can be either cleartext or an SHA1 hash (written as a 40-character
lower-case hexadecimal number).  If the USER.PW field contains
a 40-character string, that string is assumed to be a SHA1 hash.
If the size of USER.PW is anything other than 40 characters, then
it is understood as a plain-text password.

................................................................................
</blockquote>

That hash value is "f1b699cc9af3eeb98e5de244ca7802ae38e77bae".  Note
that by including the project-code and the login as part of the hash,
a different USER.PW value results even if two or more users on the
repository select the same "asdfg" password or if user alice reuses the
same password on multiple projects.

Whenever a password is changed using the web interface or using the
"user" command-line method, the new password is stored using the SHA1
encoding.  Thus, cleartext passwords will gradually migrate to become
SHA1 passwords.  All remaining cleartext passwords can be converted to
SHA1 passwords using the following command:

<blockquote><pre>
fossil test-hash-passwords <i>REPOSITORY-NAME</i>
</pre></blockquote>

Remember that converting from cleartext to SHA1 passwords is an
irreversible operation.

The only way to insert a new cleartext password into the USER table
is to do so manually using SQL commands.  For example:

<blockquote><pre>
UPDATE user SET pw='asdfg' WHERE login='alice';
</pre></blockquote>

<h2>Web Interface Authtentication</h2>

When a user logs into Fossil using the web interface, the login name
and password are sent in the clear to the server.  The server then
hashes the password and compares it against the value stored in USER.PW.
If they match, the server sets a cookie on the client to record the
................................................................................

Using this approach, the USER.PW value is treated as a shared secret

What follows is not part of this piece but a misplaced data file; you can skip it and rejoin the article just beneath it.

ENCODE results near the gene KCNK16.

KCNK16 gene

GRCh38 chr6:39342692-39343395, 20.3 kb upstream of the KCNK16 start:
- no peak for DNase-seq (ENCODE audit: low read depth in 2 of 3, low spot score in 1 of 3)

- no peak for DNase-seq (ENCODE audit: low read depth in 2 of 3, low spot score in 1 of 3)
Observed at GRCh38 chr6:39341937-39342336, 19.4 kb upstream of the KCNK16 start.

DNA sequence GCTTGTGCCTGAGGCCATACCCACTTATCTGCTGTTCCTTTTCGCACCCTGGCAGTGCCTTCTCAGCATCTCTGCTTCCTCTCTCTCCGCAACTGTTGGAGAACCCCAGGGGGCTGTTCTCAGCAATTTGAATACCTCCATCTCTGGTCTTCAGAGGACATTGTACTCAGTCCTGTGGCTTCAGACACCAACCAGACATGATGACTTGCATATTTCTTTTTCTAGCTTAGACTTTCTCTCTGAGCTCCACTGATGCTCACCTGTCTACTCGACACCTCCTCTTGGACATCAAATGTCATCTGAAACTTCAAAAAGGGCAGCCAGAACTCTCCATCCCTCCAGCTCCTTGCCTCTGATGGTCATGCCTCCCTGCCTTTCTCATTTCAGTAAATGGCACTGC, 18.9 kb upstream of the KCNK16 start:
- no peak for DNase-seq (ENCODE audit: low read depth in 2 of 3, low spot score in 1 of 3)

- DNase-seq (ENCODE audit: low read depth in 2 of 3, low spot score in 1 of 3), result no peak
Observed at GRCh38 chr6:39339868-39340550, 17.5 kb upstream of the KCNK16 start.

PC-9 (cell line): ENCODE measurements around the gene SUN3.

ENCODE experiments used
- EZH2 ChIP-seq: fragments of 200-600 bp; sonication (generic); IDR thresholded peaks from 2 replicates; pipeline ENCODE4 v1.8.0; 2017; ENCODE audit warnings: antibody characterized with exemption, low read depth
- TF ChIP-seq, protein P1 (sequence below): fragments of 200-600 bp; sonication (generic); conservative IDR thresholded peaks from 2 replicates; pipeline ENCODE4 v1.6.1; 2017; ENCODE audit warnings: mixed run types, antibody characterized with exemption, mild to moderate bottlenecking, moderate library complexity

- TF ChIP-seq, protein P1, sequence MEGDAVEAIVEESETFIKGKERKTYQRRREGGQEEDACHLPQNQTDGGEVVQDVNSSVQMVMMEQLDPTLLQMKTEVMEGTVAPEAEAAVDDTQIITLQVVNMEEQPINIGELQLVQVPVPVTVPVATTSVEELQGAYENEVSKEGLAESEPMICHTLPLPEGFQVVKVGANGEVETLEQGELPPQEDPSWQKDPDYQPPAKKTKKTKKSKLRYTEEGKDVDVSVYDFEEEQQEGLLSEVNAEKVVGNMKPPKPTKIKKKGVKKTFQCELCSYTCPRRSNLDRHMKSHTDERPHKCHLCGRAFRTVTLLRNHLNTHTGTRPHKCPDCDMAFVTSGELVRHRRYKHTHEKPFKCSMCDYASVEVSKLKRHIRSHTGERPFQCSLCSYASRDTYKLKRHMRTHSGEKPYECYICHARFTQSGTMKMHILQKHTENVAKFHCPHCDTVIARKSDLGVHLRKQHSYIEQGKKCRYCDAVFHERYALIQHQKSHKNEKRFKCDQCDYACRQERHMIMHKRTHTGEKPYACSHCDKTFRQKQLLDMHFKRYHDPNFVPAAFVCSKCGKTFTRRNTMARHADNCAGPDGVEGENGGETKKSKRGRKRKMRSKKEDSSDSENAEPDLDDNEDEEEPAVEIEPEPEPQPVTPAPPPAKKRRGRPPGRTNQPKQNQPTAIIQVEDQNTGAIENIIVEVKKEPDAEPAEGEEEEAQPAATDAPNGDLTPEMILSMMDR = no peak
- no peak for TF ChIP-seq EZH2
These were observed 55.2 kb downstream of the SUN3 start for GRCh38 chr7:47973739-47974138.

between the client and server.  The USER.PW value is never sent over
the wire, but the protocol establishes that both client and server know
the value of USER.PW.  Furthermore, the use of a SHA1 hash over the entire
message prevents an attacker from sniffing a valid login from a legitimate
users and then replaying the message modified content.

If the USER.PW on the server holds a cleartext password, then the
server will also accept a login-card signature that is constructed
using either the cleartext password or the SHA1 hash of the password.
This means that when USER.PW holds a cleartext password, the login card
will work for both older and newer clients.  If the USER.PW on the server
only holds the SHA1 hash of the password, then only newer clients will be
able to authenticate to the server.

The client normally gets the login and password from the "remote URL".

<blockquote><pre>
http://<font color="blue">login:password</font>@servername.org/path
</pre></blockquote>

For older clients, the password is used for the shared secret as stated
in the URL and with no encoding.  
For newer clients, the shared secret is derived from the password 
by transformed the password using the SHA1 hash encoding
described above.  However, if the first character of the password is
"*" (ASCII 0x2a) then the "*" is skipped and the rest of the password
is used directly as the share secret without the SHA1 encoding.

<blockquote><pre>
http://<font color="blue">login:*password</font>@servername.org/path
</pre></blockquote>

This *-before-the-password trick can be used by newer clients to
sync against a legacy server that does not understand the new SHA1
password encoding.